- Why do we communicate what is untrue?
- Before you shoot off a snippy text or email, use the decision tree above
- This methodology was developed by Dr. Emerson Eggerichs (NYT Bestselling Author of Love & Respect).
- This guide is a brief summary of his excellent book, “Before I Hit Send.”
Is it True?
- Is it true, the whole truth, and nothing but the truth?
- There are three ways to lie:
- Give information that is not true.
- Only give part of the truth, leaving important details out to warp context and meaning.
- Give the whole truth mixed in with lies to confuse fact from fiction.
- Why do people lie? Even though we’re all taught as children that lying is wrong, it’s rampant today. Dr. Eggerichs identifies types of liars – do you recognize any of them in yourself?
Is it Kind?
- People hear your words of truth, but they feel your words of kindness.
- Kindness has to do with who we are as people. We are caring and honorable people who deliver the uncompromising truth in a loving and respectful manner.
- Truth is not advanced by being mean-spirited, hateful, and rude. Being nasty and uncharitable does not guard the truth but discredits the truth.
- If the other feels attacked as a person, ongoing communication will be very difficult. When attacked, we put up walls and close off our spirit. We may be present, but we are so guarded that we don’t really listen.
- A benign email can be turned into a nuclear option with a snippy sentence. Just like .5 grams of cyanide can kill, losing your temper can kill any opportunity for resolution.
- Kindness eases others, which enables them to hear the substance of our concern.
- Ask yourself:
- Am I addressing the issue or attacking the person?
- Do you assume he or she has goodwill and is trustworthy until you know for a fact that the person is untrustworthy and lacks goodwill?
- Do you seek to remain positive and affirming while addressing the concerns on the table?
Is it Necessary?
- Since we do not enjoy people who exhaustingly talk on and on, tell things about us to others who have no right to know, rehash the same episode about us without ever forgiving and forgetting, feel a compulsive obsession to fill in the silence with the sound of their voices, and keep dumping judgmental information on us that floods us emotionally, then why would we dare speak this way to others?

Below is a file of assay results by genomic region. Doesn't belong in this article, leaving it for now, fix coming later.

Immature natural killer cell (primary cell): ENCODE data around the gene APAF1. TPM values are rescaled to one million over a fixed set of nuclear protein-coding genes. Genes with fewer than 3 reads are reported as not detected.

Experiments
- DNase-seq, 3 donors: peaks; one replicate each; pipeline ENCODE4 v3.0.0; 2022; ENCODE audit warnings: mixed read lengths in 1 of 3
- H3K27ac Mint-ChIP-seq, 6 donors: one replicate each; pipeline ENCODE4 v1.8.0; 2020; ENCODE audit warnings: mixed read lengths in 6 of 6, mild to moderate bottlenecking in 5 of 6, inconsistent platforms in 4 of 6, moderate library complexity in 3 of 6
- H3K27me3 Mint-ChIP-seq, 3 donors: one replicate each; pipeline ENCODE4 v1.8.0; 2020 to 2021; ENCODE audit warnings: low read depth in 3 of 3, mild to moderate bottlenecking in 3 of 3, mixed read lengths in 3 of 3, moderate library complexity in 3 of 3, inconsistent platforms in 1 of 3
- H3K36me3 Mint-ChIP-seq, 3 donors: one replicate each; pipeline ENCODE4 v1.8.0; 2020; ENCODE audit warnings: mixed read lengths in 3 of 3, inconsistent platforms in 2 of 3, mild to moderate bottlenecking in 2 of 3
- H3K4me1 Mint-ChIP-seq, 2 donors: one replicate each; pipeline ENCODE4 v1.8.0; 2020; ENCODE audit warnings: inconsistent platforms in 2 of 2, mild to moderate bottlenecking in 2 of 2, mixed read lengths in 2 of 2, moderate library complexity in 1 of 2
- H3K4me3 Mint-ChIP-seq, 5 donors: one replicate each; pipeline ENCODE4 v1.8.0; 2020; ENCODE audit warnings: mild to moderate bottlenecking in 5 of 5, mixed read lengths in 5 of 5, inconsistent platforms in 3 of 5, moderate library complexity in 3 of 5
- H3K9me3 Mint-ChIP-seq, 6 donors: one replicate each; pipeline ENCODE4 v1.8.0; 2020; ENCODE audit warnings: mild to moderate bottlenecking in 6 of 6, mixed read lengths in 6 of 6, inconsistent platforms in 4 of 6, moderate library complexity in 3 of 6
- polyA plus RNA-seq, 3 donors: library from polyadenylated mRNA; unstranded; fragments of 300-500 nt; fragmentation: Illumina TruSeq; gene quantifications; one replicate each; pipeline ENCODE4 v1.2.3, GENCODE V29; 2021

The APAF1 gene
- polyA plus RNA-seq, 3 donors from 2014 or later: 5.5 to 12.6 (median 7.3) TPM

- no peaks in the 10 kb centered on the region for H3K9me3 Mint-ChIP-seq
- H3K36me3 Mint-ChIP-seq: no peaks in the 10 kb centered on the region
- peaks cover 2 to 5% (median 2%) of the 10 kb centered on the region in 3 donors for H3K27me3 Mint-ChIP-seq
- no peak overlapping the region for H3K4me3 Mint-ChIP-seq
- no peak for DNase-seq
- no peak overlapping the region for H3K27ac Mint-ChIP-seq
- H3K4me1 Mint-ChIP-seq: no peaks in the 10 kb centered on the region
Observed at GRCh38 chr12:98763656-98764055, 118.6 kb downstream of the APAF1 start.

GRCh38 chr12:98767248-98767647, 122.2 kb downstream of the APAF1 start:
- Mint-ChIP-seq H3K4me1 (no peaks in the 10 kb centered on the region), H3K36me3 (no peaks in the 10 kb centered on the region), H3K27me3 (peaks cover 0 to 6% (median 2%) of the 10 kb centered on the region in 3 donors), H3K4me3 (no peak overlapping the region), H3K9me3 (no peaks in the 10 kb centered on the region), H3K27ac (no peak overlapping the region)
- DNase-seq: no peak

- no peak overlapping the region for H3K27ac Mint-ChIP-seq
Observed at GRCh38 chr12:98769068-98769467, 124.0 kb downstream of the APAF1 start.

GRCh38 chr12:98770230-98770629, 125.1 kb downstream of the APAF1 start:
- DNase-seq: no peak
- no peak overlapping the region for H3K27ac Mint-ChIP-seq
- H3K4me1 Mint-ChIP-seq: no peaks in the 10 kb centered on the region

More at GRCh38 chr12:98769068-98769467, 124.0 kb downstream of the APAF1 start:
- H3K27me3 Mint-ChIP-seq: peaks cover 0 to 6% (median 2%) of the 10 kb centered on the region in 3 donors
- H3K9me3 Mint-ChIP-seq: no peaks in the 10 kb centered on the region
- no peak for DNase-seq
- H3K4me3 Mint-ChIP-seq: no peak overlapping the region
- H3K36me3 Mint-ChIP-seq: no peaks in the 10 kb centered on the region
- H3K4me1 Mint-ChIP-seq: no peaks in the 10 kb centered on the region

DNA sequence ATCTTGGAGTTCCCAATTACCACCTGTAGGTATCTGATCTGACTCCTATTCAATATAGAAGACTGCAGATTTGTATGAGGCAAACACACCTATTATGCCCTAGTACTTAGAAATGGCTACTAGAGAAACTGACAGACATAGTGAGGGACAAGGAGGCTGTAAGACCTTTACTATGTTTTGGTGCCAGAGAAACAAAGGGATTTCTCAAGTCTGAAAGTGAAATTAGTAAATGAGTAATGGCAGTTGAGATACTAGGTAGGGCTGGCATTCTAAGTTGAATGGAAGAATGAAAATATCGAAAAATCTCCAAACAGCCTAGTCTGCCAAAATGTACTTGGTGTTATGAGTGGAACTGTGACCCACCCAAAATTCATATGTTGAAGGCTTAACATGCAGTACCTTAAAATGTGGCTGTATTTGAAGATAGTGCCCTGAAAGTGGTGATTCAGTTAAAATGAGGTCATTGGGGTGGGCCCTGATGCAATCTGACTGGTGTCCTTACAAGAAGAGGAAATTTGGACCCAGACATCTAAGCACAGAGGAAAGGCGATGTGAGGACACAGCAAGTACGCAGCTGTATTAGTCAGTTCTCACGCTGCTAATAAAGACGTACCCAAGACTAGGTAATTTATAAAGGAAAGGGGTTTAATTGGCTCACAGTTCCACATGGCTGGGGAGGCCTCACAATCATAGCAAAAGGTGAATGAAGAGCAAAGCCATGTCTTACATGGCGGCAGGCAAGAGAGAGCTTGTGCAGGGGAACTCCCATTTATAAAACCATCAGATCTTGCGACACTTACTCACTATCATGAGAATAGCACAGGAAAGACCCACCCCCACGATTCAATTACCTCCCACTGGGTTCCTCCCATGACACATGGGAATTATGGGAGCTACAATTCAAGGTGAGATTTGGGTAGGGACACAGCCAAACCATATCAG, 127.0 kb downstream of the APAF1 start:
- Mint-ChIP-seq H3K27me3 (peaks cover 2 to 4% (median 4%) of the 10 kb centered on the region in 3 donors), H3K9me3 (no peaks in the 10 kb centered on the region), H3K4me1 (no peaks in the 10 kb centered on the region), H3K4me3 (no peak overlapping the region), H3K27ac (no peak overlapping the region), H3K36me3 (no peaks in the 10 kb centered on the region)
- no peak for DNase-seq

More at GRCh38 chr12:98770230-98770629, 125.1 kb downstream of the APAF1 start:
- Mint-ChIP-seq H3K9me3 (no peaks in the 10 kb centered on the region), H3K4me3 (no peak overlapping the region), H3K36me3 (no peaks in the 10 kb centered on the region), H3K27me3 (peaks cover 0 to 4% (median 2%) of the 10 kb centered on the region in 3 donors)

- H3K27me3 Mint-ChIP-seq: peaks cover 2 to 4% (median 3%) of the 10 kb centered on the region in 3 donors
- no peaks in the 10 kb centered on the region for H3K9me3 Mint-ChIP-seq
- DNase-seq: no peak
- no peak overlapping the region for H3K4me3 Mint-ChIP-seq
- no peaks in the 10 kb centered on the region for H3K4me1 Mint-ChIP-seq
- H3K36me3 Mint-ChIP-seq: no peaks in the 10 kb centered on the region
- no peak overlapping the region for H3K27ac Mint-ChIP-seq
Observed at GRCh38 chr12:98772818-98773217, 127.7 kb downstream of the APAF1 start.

- Since we do not enjoy people who explode with anger to make themselves feel better and attempt to change us, bellyache about their unfulfilled carnal dreams, grab the attention in conversations because they find us boring, and spew out their inflated woes to anyone lending half an ear, then why would we communicate this way?
- Since we do not enjoy people who constantly police our activities to catch us, confront, and control our mistakes, ask too many questions that invade our privacy and feed their selfish curiosity to know, sidestep our honest questions to evade addressing what is the essential issue, and bring up stuff that is unfitting and distasteful, then why would we do such things?
- Since we do not enjoy people who have an uncanny ability to habitually say the right thing at the wrong time, start talking before they have grasped the real concern on our hearts, mouth motherly platitudes that make us feel like toddlers, interrupt us when we are thoughtfully engaged with another person, and feel a divine call to lecture us like a bald-headed man selling hair restoration oil, then why would we express ourselves this way?
- Ask yourself:
- Are you providing too much information that may overwhelm or cause the recipient to tune out?
- Are you reacting in anger?
- Are you cornering or catching the recipient off-guard?
- Are you providing or requesting information that invades the privacy of another?
- Are you just venting or complaining?
- Are you just filling the silence?
- Is the timing and channel appropriate?
- If you answer is “yes” to any of the above questions, do not send!
Is it Clear?
- We can and must be clear based on the different audiences with whom we communicate.
- Words need to be well thought out and clear. For example, when we are on the receiving end of a communication, we cannot look into the eyes of an email and see that it’s joking. We cannot hear the innocent tone in a tweet. And Facebook doesn’t yet have an automatic reply of “No, wait. That’s not how I meant it!” as soon as a reader interprets a post or comment the wrong way.
- Oftentimes, others’ perceptions behind our communications are just as important as our intentions behind what we were sharing. Though we may have spoken truthfully, with kindness and respect, and at the necessary time, if the communication is not perceived in the way we intended, then we must ask ourselves if we were as clear as we could have been.
- Just because we are well meaning is no reason to believe others will know our meaning.
- Ask yourself:
- Is the recipient on the same page as me? Am I assuming they know something they don’t?
- Is this short, sweet, and to the point?
- Is there a clearer way of expressing this?
- What will this person hear when I say it this way?